Income inequality in Ohio
While the top 1% of Ohioans earn 10% of the state's total income, the bottom 50% earn just 13%.
- That disparity puts Ohio 29th among states per a new Scioto Analysis study.
Why it matters: Income inequality can negatively impact the well-being of a population and cause social and health problems.
By the numbers: The top 1% of earners make about 19 times more than the rest of Ohioans — almost $813,000 yearly.
- Ohioans with a high school diploma are earning almost $12,000 more than those without one.
- College graduates earn about $27,000 more on average than Ohioans with only a high school diploma.
- As of 2018, 76% of Ohioans had not earned a bachelor's degree and 31% did not have a high school diploma.
Zoom in: According to the Economic Policy Institute, Cleveland-Elyria is the most unequal metropolitan area in the state.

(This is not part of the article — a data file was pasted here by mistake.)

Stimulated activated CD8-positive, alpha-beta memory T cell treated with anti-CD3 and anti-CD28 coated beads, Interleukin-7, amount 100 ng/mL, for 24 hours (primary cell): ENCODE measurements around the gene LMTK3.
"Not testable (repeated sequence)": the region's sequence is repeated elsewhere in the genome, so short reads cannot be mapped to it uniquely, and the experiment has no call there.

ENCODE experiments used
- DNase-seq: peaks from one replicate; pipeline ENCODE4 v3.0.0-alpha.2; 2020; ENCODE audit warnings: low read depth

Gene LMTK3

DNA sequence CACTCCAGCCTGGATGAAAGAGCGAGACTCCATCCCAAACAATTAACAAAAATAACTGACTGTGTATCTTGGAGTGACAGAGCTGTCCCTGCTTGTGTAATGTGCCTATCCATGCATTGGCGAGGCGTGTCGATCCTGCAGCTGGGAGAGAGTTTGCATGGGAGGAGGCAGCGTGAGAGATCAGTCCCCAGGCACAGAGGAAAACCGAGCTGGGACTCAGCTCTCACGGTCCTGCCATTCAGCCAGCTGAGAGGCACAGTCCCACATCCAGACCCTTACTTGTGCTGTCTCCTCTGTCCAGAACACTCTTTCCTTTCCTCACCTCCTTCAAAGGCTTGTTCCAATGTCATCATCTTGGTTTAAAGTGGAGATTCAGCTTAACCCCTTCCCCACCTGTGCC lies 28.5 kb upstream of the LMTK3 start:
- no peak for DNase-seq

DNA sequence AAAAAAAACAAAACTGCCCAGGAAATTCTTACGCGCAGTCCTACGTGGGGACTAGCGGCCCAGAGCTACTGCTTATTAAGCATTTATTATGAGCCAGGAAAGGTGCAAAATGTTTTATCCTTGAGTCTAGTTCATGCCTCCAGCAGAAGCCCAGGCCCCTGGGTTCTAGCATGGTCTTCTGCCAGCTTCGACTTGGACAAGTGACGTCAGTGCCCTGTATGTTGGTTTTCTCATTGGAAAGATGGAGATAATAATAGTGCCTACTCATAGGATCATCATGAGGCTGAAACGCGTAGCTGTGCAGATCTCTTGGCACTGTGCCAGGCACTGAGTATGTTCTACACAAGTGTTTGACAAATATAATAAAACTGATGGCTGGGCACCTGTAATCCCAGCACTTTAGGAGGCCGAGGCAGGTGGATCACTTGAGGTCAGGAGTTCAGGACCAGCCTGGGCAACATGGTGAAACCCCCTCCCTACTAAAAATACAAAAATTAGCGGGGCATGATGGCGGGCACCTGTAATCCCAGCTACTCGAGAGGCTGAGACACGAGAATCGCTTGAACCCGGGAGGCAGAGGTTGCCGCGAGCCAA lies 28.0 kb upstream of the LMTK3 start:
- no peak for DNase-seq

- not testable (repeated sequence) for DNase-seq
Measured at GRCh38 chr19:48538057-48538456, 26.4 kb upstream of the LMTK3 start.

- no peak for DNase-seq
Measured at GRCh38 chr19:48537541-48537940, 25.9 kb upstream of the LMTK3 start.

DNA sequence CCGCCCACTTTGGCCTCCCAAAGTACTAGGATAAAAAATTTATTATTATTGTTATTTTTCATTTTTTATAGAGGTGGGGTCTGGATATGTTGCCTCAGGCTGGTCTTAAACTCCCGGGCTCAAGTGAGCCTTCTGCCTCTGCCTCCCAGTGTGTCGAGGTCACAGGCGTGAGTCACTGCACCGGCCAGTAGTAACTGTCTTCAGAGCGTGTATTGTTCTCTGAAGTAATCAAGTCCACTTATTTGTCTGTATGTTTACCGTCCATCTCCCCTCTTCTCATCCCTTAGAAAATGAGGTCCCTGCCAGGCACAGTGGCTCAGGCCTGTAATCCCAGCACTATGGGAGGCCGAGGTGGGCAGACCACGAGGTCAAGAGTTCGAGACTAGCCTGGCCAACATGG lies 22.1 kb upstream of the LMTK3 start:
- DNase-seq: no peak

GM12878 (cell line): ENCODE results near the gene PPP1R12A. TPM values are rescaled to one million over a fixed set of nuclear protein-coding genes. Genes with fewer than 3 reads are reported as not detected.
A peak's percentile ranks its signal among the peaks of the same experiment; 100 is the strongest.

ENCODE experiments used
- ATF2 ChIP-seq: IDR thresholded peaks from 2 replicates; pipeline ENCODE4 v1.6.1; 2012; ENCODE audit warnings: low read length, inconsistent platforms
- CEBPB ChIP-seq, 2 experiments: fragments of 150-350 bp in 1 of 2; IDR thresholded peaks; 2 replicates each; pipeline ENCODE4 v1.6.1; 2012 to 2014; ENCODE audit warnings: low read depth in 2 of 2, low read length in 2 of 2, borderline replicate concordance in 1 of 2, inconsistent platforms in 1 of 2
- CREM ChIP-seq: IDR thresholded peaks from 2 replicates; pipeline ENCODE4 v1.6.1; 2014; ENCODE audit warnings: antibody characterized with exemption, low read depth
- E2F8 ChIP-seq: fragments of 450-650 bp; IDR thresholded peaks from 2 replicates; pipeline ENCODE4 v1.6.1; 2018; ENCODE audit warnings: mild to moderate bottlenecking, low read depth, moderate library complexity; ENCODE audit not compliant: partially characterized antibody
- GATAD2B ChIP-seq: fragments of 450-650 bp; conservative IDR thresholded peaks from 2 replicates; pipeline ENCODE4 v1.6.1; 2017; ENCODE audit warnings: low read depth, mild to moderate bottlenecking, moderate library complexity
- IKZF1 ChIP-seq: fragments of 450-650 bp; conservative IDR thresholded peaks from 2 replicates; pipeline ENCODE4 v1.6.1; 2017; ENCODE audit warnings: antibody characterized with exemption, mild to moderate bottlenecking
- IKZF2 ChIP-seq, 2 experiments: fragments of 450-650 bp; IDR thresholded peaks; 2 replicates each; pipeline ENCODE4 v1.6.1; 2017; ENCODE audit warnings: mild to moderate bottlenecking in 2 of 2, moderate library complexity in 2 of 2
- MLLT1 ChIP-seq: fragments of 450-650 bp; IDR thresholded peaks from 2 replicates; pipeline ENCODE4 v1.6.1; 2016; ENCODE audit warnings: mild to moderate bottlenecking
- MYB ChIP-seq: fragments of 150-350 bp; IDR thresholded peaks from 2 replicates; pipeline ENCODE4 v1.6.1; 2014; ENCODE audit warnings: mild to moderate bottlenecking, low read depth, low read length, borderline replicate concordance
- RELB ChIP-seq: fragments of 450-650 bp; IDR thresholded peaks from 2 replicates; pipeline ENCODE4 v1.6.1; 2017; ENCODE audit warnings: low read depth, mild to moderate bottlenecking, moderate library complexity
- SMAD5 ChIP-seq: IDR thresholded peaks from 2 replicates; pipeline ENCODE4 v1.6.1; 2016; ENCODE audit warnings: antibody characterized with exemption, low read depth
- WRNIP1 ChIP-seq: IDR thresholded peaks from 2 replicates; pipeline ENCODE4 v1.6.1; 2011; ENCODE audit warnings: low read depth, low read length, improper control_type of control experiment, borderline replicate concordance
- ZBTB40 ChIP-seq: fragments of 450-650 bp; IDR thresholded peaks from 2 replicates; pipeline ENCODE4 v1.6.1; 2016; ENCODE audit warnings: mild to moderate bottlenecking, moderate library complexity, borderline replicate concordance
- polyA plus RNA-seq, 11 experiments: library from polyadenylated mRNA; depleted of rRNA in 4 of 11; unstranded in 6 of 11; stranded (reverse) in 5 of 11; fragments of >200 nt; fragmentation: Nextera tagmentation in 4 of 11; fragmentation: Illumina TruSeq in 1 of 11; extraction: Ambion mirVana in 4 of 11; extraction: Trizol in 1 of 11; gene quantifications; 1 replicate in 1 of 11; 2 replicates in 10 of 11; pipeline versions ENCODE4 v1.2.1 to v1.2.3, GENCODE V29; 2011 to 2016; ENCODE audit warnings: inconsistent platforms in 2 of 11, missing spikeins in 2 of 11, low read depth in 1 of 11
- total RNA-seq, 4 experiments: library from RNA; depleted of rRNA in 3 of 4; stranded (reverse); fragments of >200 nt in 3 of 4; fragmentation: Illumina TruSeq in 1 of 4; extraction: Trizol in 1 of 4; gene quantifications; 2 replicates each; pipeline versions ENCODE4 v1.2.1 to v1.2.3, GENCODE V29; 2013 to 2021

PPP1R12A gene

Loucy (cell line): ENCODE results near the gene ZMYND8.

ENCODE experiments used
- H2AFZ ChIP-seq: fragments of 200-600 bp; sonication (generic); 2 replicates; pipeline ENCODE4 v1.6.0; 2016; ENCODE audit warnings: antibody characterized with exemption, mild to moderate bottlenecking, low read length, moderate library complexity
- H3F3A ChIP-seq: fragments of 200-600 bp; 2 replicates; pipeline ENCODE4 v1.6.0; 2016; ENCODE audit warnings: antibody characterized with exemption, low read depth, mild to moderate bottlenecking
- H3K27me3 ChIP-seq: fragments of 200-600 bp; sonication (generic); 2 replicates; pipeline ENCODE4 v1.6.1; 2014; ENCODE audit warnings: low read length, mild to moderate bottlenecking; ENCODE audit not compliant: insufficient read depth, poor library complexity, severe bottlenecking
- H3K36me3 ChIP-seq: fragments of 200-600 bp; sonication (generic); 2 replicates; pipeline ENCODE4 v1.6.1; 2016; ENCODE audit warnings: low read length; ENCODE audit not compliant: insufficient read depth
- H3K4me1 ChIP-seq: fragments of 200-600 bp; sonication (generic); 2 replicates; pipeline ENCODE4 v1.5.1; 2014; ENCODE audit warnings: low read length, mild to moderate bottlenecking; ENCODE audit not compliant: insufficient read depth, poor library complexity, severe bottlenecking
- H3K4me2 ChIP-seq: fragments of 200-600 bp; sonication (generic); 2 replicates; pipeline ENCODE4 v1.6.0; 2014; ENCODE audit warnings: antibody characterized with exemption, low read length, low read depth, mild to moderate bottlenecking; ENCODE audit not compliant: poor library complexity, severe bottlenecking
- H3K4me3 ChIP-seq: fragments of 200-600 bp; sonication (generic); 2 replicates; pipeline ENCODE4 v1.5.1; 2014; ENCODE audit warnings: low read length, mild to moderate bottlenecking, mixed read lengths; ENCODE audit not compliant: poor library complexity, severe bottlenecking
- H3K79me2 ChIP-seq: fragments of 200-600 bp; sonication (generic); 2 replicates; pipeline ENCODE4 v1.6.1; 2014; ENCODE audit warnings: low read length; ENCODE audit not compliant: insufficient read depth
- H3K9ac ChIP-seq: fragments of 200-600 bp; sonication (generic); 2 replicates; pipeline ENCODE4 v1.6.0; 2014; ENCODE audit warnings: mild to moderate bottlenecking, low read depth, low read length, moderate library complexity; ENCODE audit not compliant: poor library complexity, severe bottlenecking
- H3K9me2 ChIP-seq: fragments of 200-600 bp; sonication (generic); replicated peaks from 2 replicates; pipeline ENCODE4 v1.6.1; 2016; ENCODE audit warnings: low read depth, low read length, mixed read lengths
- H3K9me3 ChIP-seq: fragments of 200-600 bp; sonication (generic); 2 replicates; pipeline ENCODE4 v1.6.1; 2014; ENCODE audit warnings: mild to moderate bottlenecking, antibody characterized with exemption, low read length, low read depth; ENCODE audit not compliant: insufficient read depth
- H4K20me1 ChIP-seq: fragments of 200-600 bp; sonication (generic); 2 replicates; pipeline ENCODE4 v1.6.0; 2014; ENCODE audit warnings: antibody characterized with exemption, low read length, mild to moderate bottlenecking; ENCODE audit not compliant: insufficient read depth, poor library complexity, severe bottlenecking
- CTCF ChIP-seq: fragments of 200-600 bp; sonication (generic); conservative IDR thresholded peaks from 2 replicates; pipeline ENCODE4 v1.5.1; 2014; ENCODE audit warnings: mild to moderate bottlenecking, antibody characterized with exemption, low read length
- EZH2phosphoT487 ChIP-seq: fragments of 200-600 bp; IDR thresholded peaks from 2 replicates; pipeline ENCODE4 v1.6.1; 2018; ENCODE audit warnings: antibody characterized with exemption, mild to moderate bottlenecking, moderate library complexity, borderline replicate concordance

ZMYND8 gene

- Average yearly income of the top 1% is over $1 million. The bottom 99% is just over $48,000.
What we're watching: The study identified ways to potentially lessen Ohio's income inequality.
- Increasing minimum wage from the current $9.30 to $15 an hour would benefit 42% of Ohioans, it says.
- Implementing earned income tax credits would provide Ohioans with allotted payments depending on how far below the federal poverty level they fall.
What they're saying: "Traditional tools like earned income tax credits and minimum wage increases can ameliorate inequality, but according to our simulations, a negative income tax would have an impact three times as large as either of those measures," said Rob Moore, principal at Scioto Analysis, in a statement.
The big picture: Nationally, the highest earners continue to make more while middle and lowest earners' income growth has plateaued.
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